Assuming that $\phi(r) = F (\psi(r))$ for some operator $F$ in Quantum Mechanics. Then,

in our lecture today, we said that $$\phi(r) = \langle r|F |\psi\rangle = \int_{\mathbb{R}} \langle r |F| r' \rangle \langle r' | \psi\rangle dr' = \int_{\mathbb{R}} \langle r |F| r' \rangle \psi(r') dr'.$$

I think this result is somehow interesting, cause it tells us that any operator can be represented as an integral operator and also it is similar to $$y_i=\sum_{k=1}^n A_{ik}x_k$$ from Linear Algebra.

Unfortunately, I am not so sure what $\langle r |F| r' \rangle $ is. From comparison, it seems that $\langle r |F| r' \rangle = \delta(r-r') F ,$ but I am not sure how to see this, if we just look at $\langle r |F| r' \rangle $ and not at the equations above(!).

So, $|r\rangle$ are delta distributions in position space, but in order to evaluate this expectation value ($\langle r |F| r' \rangle $) , I would need to know what the dual of a distribution is, which I don't know. Could anybody explain to me how I could evaluate this expectation value?

Thus, there is really one thing that I do not consider as an anser: Claim that $\langle r |F| r' \rangle = \delta(r-r') F ,$ holds from the definitions above.

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    $\begingroup$ It is to be noted that it is not surprising that QM operators are a generalisation of the linear operators from linear algebra, since infinte-dimensional Hilbert spaces generalize the notion of a normed vector space from LA. $\endgroup$ – ACuriousMind Oct 16 '14 at 11:16
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    $\begingroup$ Unluckily, it is not true that any operator in a Hilbert space can be written as an integral operator. A one to one correspondence can be established (at a rigorous mathematical level) only for Hilbert Schmidt operators (between HS operators and $L^2$ kernels in both variables). $\endgroup$ – yuggib Oct 16 '14 at 11:26
  • $\begingroup$ What you said is true, but the representation via integral operators is not restricted to HS operators, but the integral kernel will not be $L^2$ in that case. $\endgroup$ – Mateus Sampaio Oct 16 '14 at 12:40
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    $\begingroup$ @MateusSampaio It may be possible to write a non HS operator as an integral operator. But I am quite confident it is not possible always, i.e. there are operators that cannot be written in integral form (even with "singular" integral kernels). $\endgroup$ – yuggib Oct 16 '14 at 13:40
  • $\begingroup$ @yuggib I think you are right, too. I edited my answer showing a counterexample. $\endgroup$ – Mateus Sampaio Oct 16 '14 at 13:54

In a certain sense, what you said that every operator might be represented in position representation as a integral operator may be true for many operators only if you allow distributions to be used, and even though that's not always the case.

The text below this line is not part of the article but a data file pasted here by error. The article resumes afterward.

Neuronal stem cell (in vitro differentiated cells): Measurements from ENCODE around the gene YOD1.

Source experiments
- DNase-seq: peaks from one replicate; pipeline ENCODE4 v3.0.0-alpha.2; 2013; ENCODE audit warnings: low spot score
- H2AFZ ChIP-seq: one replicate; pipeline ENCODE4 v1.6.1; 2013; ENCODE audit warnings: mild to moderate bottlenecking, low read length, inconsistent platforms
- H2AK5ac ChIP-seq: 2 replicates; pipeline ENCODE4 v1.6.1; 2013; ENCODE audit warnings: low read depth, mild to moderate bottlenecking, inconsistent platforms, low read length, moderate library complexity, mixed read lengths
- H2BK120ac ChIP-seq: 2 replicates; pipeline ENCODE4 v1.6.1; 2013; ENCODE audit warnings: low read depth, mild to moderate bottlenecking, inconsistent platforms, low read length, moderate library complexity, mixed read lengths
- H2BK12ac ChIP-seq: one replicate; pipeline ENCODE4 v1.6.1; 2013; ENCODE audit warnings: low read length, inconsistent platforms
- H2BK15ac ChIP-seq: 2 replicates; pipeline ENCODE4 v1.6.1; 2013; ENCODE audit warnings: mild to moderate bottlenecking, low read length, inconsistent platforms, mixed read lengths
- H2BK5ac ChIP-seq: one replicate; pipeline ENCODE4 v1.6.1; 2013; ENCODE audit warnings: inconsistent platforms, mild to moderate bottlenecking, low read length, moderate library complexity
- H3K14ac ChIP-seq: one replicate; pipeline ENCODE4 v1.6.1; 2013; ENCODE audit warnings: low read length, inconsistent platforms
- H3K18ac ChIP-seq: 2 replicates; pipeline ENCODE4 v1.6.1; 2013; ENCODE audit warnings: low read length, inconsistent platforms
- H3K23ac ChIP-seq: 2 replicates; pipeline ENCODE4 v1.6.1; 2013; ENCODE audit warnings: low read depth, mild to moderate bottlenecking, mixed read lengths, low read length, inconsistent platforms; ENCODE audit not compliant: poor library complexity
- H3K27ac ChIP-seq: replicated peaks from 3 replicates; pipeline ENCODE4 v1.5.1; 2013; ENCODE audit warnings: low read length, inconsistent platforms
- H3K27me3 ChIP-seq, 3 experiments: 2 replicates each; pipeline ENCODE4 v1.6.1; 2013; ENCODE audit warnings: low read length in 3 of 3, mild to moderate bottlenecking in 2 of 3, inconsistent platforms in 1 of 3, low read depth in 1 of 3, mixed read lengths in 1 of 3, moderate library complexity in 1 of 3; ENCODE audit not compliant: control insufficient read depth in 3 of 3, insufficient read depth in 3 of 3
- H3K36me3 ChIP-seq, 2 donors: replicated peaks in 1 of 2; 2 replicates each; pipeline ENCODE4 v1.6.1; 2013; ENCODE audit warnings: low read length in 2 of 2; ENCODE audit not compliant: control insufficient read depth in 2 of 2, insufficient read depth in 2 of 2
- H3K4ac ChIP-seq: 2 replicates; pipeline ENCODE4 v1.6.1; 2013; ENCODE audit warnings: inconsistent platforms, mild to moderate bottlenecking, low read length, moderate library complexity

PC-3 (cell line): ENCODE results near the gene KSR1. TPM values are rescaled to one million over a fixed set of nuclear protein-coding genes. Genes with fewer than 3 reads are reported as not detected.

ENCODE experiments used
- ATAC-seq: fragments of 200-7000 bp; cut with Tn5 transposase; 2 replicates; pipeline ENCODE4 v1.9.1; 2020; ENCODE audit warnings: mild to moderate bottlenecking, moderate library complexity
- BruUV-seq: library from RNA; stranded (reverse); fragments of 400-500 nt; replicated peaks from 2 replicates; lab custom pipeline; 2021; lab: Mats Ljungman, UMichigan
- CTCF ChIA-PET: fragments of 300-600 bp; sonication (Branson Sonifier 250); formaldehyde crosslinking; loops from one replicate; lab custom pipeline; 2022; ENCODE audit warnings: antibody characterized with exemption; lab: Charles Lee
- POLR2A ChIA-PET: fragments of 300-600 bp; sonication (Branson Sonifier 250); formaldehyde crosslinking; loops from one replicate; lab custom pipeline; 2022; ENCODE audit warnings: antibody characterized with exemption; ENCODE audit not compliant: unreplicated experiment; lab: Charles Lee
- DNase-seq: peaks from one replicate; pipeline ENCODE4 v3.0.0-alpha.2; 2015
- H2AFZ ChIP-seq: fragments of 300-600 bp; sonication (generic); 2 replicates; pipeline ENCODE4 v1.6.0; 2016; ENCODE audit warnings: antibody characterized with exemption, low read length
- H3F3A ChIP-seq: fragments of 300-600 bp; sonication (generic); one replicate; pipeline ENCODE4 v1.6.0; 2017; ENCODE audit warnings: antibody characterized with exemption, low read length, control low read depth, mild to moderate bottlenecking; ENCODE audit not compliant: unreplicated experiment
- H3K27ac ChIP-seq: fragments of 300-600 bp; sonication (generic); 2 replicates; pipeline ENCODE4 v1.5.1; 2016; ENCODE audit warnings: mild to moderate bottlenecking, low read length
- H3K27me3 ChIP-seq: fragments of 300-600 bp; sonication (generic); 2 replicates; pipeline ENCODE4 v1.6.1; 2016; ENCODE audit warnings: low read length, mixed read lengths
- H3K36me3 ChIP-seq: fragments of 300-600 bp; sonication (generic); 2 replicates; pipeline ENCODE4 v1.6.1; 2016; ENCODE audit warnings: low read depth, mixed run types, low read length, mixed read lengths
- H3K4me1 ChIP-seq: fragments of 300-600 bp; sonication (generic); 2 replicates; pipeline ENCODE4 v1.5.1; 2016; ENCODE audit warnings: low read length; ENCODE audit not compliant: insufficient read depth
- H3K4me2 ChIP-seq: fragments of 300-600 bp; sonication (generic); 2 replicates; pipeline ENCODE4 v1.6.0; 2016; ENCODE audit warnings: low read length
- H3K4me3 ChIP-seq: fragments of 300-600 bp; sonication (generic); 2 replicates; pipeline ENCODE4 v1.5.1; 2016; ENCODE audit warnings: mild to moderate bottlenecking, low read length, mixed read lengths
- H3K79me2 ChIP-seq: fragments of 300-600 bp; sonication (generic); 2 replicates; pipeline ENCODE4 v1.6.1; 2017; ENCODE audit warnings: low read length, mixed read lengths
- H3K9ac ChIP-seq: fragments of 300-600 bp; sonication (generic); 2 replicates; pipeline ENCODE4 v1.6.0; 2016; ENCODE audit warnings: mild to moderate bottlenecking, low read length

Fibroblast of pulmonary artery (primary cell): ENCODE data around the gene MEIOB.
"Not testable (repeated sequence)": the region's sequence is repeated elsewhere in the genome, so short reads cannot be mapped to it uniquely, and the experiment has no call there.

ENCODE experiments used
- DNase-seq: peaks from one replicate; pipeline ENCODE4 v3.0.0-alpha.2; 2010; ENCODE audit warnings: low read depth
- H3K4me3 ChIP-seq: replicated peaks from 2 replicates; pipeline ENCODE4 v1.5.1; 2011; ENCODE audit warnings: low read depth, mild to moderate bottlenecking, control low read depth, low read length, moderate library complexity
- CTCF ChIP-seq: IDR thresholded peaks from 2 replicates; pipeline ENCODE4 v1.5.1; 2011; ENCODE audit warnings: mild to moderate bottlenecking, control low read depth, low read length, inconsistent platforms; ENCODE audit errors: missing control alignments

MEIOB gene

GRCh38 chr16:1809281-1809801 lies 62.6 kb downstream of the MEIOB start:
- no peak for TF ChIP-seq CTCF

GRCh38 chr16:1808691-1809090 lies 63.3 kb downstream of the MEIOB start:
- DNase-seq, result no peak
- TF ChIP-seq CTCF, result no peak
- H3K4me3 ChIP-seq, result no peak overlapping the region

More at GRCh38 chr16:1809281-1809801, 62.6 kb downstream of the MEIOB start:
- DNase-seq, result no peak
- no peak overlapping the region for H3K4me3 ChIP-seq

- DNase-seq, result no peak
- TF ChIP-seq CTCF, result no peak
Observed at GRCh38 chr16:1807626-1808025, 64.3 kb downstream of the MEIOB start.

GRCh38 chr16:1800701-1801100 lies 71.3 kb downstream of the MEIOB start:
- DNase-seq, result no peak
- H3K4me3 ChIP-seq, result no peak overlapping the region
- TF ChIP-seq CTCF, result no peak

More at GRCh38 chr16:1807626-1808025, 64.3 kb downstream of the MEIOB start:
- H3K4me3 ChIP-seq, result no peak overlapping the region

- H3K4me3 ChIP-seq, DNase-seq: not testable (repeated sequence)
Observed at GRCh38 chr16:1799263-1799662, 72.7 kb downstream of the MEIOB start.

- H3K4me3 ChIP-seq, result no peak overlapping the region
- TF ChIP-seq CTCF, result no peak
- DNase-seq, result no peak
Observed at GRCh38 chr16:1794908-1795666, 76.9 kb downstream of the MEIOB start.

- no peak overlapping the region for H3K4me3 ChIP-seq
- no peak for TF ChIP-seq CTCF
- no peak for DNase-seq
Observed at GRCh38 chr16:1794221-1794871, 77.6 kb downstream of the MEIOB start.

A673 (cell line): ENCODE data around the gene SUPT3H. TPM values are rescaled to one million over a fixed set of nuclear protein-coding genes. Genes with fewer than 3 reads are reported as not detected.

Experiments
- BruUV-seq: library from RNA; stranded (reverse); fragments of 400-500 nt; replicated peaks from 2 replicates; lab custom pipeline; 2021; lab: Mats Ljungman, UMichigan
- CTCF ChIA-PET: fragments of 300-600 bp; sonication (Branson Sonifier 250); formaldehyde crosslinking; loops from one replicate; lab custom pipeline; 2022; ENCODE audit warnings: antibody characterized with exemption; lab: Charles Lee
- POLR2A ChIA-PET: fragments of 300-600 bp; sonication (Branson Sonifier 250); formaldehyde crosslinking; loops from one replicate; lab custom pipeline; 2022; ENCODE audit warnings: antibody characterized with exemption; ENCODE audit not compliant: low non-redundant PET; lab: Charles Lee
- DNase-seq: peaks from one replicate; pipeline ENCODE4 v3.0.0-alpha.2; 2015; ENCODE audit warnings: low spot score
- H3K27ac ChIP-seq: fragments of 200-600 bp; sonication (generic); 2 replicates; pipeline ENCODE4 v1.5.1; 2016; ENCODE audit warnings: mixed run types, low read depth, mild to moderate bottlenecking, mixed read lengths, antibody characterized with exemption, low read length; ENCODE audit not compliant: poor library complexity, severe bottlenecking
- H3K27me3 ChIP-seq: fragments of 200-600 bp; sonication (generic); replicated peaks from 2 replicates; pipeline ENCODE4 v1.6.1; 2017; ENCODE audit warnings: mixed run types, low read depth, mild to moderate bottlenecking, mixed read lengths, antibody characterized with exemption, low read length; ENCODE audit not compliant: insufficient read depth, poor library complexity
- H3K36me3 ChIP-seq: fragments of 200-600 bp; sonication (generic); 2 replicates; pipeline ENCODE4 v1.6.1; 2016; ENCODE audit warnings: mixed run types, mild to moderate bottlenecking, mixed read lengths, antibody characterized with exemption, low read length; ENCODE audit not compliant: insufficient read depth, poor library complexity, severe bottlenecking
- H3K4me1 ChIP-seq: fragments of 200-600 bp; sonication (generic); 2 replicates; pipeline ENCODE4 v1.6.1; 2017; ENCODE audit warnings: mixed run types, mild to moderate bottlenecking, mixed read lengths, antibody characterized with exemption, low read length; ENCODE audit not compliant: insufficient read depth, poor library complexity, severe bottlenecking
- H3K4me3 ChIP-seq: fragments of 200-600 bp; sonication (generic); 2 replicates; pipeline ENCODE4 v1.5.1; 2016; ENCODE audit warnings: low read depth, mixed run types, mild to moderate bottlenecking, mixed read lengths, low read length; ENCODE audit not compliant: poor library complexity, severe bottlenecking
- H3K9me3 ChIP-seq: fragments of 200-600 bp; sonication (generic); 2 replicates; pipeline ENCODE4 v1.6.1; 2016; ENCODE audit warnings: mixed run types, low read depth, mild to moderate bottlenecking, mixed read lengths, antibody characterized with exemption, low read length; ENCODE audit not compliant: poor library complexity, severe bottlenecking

You are kind of confusing things when you say about the dual of distributions. What is a distribution is the representation of $|r\rangle$, which is not a vector of the Hilbert space $\mathcal{H}$, that is $\langle x |r\rangle=\delta(r-x)$. The problem about using this notation is that is that this lacks a lot of rigor and sometimes if you do not pay attention you may get into trouble.

What may be hard in general is to find the position representation of an operator. For example, take the free propagator $U(t)=e^{-itH}$, with $H=-\Delta$ being the free hamiltonian. It's possible to show that $$U\psi(x)=(e^{-itH}\psi)(x)=\frac{1}{\sqrt {4\pi it}}\int_\Bbb{R} e^{i\frac{(x-y)^2}{4t}}\psi(y)dy,$$ which shows that $U(t)$ may be represented as an integral operator in position representation with kernel $K(x)=\dfrac{1}{\sqrt {4\pi it}}e^{i\frac{x^2}{4t}}$. One way to find the representation of $F$ is to change the basis where the operator is a multiplication operator. This is always possible if $F=f(T)$, where $f$ is a measurable function and $T$ is a self-adjoint operator. In that case, the spectral theorem states that $$F=\int_\Bbb{R} f(t)dP^T(t),$$ where $P^T$ is the resolution of the identity of $T$. In practice it's possible to write $F=U^{-1}fU$, where $U$ is the unitary map that maps the position representation to the basis where $T$ is a diagonal operator. For example, if $T=P$, the momentum operator, then $U=\mathcal{F}$ is the Fourier transform. So if you want to find the position representation of a function $F=f(P)$ you may proceed like: $$(F\psi)(x)=(\mathcal{F}^{-1}f(p)\mathcal{F}\psi)(x)=\frac{1}{2\pi}\int e^{ipx}\left(f(p)\int e^{-ipy}\psi(y)dy\right)dp=\int K(x,y)\psi(y)dy,$$ with $$K(x,y)=\frac{1}{2\pi}\int e^{-ip(x-y)}f(p)dp$$ The last step is formal, because for us to change the order of integration, the integrals must exists, and that's not always the case, and you might get distributions, like is the case if $f(p)\in \mathcal{S}'(\Bbb{R})$, that is $f$ is a tempered distribution. E.g, taking $F=P$, that is $f(p)=p$, we find $K(x,y)=i\delta'(x-y)$. But if you take for example $f(p)=e^p$, the kernel $K(x,y)$ is not defined even in the sense of tempered distributions, although the operator $F=\exp(P)$ is well defined for a dense domain.